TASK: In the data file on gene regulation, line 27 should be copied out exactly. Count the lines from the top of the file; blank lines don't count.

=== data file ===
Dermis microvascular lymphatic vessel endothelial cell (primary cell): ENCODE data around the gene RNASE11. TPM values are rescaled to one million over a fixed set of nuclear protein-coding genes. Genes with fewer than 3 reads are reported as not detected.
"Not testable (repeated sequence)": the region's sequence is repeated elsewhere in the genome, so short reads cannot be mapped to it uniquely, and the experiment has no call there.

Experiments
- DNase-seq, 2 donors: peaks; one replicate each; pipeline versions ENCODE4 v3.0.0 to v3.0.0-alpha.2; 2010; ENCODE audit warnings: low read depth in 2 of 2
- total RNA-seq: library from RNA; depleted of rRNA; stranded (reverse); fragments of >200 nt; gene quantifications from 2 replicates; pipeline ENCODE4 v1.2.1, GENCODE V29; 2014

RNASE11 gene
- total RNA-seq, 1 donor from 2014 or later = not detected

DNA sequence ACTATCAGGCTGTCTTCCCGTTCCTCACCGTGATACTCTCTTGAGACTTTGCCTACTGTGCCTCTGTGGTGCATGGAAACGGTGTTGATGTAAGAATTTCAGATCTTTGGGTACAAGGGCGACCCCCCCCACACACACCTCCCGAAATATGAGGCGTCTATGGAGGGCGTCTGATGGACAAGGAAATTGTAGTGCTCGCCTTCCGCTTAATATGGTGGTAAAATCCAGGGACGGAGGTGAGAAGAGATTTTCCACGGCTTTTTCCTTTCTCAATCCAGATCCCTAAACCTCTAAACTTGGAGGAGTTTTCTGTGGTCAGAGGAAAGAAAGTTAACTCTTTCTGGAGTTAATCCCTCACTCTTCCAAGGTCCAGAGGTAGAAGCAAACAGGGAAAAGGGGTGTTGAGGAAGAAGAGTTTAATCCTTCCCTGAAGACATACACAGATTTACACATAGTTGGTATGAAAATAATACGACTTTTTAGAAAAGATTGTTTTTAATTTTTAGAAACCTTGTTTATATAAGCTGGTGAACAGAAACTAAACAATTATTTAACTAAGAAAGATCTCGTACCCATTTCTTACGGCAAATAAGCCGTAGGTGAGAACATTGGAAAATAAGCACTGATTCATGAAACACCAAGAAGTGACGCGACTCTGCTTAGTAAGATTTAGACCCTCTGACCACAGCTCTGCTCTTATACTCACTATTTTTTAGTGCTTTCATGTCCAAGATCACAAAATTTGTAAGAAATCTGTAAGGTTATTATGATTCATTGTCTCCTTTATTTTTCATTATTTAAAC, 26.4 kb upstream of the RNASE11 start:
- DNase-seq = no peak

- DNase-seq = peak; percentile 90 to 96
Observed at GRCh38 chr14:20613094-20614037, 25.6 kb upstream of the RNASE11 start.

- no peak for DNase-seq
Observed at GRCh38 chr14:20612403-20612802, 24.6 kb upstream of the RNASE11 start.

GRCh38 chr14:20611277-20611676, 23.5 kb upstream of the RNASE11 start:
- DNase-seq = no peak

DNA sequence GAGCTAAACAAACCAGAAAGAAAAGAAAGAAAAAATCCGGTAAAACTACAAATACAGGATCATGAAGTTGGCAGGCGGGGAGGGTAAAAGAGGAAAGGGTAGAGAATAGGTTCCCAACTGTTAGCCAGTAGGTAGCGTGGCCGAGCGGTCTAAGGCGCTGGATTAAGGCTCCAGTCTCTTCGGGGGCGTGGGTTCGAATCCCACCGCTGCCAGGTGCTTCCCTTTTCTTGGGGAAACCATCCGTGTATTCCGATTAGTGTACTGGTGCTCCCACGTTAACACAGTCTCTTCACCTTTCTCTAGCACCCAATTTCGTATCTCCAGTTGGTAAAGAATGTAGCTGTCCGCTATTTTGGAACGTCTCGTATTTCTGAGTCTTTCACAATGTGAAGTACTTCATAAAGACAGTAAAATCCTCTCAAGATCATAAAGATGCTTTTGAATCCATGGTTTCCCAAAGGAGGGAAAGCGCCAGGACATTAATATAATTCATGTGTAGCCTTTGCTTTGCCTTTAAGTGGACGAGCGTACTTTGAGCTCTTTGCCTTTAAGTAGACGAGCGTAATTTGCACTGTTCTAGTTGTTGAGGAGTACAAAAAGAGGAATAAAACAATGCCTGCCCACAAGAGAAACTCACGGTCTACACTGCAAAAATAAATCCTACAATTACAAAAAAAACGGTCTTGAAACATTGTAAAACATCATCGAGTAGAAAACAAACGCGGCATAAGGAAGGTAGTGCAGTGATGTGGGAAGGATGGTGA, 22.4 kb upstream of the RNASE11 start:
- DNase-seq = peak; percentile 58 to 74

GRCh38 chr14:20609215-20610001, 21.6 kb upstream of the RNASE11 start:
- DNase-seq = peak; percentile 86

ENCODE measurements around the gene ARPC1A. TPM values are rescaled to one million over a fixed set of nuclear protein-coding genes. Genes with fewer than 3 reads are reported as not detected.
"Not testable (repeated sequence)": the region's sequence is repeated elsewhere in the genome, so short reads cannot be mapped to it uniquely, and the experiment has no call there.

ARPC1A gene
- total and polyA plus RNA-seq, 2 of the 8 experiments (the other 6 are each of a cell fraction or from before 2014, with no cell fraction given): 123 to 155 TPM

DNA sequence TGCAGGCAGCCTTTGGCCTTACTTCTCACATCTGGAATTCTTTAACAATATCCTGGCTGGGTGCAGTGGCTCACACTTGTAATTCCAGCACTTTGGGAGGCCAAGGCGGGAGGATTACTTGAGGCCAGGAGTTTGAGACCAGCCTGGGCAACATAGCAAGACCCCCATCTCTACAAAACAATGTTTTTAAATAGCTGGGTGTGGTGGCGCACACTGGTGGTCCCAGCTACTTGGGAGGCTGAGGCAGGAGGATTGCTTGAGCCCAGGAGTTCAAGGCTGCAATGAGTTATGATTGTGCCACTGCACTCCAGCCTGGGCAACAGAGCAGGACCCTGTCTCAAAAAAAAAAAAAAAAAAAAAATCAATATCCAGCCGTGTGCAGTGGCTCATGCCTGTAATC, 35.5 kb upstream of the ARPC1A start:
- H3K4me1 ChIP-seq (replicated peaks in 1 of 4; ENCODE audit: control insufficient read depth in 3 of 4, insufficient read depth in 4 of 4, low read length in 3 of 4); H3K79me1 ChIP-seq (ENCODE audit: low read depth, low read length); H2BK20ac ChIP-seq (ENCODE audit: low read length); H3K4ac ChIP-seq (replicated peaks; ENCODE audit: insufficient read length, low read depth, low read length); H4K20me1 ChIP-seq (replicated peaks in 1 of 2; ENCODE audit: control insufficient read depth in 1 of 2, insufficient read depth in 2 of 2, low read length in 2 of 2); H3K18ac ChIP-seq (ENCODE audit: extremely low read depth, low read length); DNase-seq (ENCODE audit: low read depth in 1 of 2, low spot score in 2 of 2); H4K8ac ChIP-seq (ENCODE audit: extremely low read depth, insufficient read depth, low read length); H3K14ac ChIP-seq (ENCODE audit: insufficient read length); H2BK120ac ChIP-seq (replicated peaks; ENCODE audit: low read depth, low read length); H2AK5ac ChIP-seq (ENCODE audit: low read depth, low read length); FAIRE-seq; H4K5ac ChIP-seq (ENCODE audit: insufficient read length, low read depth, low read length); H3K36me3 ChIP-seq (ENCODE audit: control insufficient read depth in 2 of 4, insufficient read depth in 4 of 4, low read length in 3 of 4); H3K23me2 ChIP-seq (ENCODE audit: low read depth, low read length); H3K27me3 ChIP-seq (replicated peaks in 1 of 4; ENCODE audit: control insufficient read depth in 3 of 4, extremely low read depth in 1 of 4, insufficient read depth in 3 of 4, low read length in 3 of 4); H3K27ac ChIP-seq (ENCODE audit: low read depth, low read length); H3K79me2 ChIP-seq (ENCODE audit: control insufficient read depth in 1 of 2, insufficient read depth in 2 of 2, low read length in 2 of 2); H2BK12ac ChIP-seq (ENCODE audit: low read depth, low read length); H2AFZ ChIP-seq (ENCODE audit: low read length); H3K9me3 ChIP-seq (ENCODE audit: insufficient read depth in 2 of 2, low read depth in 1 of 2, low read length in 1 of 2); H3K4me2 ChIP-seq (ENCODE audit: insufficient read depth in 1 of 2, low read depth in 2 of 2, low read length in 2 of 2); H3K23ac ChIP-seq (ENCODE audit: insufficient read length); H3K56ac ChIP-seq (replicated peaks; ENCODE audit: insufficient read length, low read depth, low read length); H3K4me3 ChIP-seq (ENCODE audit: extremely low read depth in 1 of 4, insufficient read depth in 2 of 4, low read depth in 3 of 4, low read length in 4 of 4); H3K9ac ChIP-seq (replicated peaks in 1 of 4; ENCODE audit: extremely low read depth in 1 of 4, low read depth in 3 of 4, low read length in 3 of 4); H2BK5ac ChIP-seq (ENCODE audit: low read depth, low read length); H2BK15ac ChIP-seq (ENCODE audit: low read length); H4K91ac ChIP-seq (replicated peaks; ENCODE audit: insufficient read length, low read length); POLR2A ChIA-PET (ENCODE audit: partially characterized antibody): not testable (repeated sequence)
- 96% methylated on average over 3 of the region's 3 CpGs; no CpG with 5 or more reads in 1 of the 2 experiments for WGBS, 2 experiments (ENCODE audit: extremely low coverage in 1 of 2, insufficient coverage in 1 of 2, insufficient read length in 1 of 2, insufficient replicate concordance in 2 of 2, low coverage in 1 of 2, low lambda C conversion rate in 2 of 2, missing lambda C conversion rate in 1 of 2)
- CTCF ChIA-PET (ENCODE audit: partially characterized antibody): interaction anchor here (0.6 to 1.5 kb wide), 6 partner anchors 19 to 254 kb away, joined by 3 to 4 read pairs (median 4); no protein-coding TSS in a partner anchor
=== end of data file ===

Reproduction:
- CTCF ChIA-PET (ENCODE audit: partially characterized antibody): interaction anchor here (0.6 to 1.5 kb wide), 6 partner anchors 19 to 254 kb away, joined by 3 to 4 read pairs (median 4); no protein-coding TSS in a partner anchor